The Courier-Mail

DAYLIGHT SECOND

- JIM TUCKER

JASON Day is circling the world No.1 ranking after trumping the great Greg Norman with four wins in an American season.

It wasn’t just victory at The Barclays in New Jersey yesterday that had the golf world abuzz but the sheer style, putting fireworks and the gap he put on the field.

Just like Norman in his heyday, Day decimated the world’s best with a runaway six-stroke victory through the audacity of his power plus a hot putter.

The powerful Queensland­er’s 63-62 weekend blitz to capture The Barclays at 19under-par was his third victory in four starts.

The recently-minted US PGA champion is a staggering 73-under for his past five tournament­s.

Ironically, the trigger to his success was flicked in the despair of his near-miss at the British Open at St Andrews in July, when a calmness hit him: “I felt it was my time.”

Not even Norman in his pomp as world No.1 won four times in a single season on the PGA Tour, where he won hattricks in 1986 and 1995.

Norman was one of golf’s great advocates of playing around the globe so his worldwide tally of eight titles for 1986 must be put up as his flagship year.

Not since Bruce Crampton’s sizzling six-month start to 1973 netted four titles has an Aussie been on a roll like Day in the US.

“The great thing about it is it’s not over,” Day said without cockiness. “The last six weeks have been crazy with the US Open (9th), the British Open (4th) and mixing that in with three wins.

“I have this great momentum going to a course I absolutely love (in Boston) so it’s only positive stuff.”

The quest for world No.1 is both computer-complex and simple for golf’s new Big Three in the three-event climax to the FedEx Cup playoffs.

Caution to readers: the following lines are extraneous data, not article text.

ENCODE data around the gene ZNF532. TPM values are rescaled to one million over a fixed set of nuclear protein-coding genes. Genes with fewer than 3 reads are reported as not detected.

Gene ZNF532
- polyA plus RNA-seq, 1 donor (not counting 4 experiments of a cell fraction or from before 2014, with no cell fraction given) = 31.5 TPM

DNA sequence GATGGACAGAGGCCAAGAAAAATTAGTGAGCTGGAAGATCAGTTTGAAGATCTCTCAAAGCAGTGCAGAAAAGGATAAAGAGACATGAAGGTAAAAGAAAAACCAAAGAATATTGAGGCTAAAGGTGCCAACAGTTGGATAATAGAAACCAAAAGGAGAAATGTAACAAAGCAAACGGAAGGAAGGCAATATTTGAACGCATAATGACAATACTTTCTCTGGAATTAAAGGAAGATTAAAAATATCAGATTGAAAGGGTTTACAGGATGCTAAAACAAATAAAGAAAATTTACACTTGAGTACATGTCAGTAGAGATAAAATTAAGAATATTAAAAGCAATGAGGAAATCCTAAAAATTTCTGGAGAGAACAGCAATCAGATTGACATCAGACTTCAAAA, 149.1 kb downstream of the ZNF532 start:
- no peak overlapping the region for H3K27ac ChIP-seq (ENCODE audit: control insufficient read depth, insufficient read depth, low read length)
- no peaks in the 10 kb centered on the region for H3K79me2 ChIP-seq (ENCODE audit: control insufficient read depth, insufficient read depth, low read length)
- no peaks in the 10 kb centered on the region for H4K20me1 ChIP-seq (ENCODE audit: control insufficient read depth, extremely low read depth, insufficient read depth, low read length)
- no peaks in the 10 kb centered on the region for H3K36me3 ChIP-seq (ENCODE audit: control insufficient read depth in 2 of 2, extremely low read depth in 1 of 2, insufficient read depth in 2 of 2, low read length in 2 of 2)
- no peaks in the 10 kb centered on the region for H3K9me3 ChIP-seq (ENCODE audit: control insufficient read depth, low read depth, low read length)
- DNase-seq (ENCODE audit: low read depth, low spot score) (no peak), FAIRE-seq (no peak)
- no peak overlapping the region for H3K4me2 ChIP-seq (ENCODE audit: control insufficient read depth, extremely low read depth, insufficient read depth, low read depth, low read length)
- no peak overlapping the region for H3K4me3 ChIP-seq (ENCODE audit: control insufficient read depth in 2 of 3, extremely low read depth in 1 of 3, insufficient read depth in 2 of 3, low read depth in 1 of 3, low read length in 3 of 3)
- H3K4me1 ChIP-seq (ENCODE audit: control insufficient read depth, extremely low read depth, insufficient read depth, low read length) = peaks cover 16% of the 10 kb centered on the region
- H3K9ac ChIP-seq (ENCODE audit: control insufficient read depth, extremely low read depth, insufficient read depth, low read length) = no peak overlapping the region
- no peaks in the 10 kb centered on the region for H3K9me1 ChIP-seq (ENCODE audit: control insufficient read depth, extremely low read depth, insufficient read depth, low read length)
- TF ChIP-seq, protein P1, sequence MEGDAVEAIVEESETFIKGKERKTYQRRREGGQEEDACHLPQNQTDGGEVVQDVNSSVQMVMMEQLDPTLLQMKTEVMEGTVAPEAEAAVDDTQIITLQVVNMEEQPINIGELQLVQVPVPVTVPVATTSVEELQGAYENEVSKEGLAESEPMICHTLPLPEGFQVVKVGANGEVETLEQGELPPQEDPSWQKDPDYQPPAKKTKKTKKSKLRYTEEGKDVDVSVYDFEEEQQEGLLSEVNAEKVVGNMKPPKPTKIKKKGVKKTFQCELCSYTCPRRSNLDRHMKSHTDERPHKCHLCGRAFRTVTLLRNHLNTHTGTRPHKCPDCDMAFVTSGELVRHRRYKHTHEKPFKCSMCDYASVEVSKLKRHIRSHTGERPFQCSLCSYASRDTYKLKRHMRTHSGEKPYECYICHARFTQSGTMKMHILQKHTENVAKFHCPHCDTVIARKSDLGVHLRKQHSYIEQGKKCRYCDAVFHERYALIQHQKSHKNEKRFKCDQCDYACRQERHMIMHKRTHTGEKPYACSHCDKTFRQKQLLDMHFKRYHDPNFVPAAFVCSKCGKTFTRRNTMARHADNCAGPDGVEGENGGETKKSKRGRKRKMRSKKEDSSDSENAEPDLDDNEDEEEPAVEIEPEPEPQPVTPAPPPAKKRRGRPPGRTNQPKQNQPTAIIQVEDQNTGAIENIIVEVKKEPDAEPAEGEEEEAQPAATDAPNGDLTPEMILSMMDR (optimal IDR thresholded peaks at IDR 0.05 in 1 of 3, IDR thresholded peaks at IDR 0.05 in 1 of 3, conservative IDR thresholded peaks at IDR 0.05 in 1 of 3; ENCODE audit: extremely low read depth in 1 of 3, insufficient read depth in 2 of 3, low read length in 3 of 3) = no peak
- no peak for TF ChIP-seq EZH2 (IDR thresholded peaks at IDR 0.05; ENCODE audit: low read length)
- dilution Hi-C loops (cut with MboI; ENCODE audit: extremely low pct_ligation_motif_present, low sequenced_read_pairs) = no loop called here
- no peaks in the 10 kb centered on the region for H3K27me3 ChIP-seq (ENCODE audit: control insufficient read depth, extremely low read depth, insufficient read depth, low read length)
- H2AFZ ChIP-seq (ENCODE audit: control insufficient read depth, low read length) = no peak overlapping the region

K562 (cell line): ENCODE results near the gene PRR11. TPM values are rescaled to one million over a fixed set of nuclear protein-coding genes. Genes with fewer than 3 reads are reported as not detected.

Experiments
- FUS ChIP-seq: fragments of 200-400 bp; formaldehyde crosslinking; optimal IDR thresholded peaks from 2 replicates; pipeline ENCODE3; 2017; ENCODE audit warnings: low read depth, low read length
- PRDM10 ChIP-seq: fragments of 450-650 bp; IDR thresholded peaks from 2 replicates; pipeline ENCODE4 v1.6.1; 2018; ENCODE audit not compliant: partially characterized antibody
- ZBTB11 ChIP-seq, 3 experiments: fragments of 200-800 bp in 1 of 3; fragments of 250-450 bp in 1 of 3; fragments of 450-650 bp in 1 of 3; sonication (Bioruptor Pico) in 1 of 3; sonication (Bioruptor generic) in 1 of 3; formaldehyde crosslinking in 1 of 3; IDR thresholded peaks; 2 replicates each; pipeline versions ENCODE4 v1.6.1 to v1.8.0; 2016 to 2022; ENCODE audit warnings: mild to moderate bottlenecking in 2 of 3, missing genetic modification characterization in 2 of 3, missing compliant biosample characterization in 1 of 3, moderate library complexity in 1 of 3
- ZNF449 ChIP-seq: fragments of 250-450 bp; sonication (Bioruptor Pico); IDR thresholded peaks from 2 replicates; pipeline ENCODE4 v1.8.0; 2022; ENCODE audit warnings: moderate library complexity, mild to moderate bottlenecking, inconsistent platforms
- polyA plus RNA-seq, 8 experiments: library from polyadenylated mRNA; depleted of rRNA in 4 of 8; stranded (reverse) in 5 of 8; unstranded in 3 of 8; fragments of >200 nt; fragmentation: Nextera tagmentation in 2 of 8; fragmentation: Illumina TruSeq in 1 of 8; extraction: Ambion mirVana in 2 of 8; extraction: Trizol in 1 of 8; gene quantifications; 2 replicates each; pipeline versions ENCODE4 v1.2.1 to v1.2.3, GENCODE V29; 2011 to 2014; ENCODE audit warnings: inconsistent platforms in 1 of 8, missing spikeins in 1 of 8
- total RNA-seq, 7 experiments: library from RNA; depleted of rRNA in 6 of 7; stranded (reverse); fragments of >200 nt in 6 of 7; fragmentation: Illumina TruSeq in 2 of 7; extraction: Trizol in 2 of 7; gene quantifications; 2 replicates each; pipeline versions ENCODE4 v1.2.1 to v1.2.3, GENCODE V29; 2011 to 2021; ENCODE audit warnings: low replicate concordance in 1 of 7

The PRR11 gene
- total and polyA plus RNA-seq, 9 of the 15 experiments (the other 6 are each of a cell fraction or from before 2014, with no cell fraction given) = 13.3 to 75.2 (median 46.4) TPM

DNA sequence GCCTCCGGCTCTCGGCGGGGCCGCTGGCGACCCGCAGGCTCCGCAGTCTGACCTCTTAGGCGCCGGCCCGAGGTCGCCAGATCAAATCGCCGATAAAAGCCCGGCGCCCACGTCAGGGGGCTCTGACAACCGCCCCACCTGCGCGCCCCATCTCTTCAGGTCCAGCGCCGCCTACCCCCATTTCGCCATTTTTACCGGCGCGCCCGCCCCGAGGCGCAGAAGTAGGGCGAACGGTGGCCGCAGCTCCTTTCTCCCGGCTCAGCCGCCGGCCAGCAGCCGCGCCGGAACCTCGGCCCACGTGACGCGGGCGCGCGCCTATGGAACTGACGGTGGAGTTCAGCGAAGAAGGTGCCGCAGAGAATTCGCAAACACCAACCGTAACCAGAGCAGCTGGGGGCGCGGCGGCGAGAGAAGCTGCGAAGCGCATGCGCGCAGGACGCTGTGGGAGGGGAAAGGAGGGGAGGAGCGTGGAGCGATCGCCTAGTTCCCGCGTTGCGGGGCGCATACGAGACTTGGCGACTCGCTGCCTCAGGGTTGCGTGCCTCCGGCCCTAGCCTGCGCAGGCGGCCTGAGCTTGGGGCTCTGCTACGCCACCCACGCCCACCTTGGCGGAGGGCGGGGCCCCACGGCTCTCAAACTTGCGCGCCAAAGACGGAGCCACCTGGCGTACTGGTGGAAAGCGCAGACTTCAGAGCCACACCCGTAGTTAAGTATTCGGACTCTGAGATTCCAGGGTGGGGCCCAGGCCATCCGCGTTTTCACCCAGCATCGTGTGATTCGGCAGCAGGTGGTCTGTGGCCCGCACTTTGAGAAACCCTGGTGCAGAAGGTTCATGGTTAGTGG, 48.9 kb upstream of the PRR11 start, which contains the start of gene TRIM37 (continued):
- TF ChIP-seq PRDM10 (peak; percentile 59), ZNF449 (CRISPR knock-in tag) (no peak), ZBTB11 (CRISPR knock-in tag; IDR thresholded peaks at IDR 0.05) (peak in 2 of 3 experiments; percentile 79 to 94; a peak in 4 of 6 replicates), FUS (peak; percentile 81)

The duel almost puts in the background Day’s frontrunni­ng for the $14 million prize as FedEx Cup winner.

World No.3 Day, No.2 Jordan Spieth or top dog Rory McIlroy could end up world No.1 with a win at the Deut- sche Bank Championsh­ip this week depending on comparativ­e finishing positions.

“After the British Open, mentally I felt like, ‘You’ve paid your dues. Now it’s time to go out and win tournament­s’,” Day said.

If he keeps holing putts like his curling 11m bomb on the 14th for one of yesterday’s eight birdies, this week in Boston will be a shootout for the ages.

“I love playing against guys who are on fire,” Day said. “By far I’m playing the best golf of my life and I feel like Jordan Spieth with how I’m putting.

“I never thought (six weeks ago) I’d have the opportunit­y, mathematic­ally, to get to No.1.

“It’s been a goal of mine but it’s going to be tough and my focus can only be playing good golf, not that.”

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